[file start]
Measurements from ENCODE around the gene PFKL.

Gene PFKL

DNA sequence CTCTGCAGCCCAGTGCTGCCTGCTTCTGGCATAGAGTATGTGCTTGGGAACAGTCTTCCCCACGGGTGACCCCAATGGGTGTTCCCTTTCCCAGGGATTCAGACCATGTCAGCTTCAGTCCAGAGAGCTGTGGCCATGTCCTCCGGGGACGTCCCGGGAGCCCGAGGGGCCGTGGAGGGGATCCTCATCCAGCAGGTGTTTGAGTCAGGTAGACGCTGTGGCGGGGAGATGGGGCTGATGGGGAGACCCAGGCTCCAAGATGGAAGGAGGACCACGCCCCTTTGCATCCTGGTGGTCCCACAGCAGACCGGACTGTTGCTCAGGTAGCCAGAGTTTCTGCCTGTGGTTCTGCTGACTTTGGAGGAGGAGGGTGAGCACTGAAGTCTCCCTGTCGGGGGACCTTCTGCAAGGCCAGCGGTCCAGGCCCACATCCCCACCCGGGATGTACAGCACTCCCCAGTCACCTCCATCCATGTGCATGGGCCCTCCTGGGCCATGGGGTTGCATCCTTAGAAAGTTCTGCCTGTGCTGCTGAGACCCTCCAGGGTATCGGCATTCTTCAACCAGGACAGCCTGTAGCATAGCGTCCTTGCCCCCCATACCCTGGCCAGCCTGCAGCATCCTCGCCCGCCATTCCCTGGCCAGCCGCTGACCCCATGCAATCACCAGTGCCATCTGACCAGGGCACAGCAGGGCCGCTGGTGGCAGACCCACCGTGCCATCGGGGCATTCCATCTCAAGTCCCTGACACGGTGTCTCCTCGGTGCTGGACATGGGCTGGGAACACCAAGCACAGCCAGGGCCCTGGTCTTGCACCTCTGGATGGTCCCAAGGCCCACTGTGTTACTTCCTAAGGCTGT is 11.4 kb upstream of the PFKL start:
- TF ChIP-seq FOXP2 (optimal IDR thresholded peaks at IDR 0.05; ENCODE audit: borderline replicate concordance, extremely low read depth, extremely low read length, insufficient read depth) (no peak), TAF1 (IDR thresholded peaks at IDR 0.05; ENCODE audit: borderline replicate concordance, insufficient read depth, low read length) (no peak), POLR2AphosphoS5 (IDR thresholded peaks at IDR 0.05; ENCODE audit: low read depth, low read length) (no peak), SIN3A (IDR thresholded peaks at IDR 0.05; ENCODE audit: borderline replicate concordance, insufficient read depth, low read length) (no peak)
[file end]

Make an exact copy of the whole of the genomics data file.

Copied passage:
Measurements from ENCODE around the gene PFKL.

Gene PFKL

DNA sequence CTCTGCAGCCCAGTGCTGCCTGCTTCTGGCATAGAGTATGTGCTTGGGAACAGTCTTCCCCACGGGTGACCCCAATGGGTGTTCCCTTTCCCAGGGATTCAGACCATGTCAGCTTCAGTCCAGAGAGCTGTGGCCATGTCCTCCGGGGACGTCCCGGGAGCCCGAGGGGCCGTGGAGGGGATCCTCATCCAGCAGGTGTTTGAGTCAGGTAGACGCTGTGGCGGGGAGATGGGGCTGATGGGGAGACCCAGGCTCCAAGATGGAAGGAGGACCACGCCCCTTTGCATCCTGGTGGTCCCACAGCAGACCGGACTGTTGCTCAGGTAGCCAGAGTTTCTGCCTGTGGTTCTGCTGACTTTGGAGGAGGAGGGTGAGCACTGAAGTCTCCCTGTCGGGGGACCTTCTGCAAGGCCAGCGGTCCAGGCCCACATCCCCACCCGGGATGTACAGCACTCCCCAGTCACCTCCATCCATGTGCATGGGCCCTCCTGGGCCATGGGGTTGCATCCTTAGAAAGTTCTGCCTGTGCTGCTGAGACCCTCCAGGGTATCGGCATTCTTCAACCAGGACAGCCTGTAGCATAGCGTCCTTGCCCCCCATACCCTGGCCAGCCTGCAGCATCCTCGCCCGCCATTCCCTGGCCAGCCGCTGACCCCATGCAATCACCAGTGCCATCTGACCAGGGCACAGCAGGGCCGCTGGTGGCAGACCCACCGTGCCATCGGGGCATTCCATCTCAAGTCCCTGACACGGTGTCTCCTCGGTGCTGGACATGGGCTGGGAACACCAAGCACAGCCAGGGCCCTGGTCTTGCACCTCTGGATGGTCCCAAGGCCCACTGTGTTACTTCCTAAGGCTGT is 11.4 kb upstream of the PFKL start:
- TF ChIP-seq FOXP2 (optimal IDR thresholded peaks at IDR 0.05; ENCODE audit: borderline replicate concordance, extremely low read depth, extremely low read length, insufficient read depth) (no peak), TAF1 (IDR thresholded peaks at IDR 0.05; ENCODE audit: borderline replicate concordance, insufficient read depth, low read length) (no peak), POLR2AphosphoS5 (IDR thresholded peaks at IDR 0.05; ENCODE audit: low read depth, low read length) (no peak), SIN3A (IDR thresholded peaks at IDR 0.05; ENCODE audit: borderline replicate concordance, insufficient read depth, low read length) (no peak)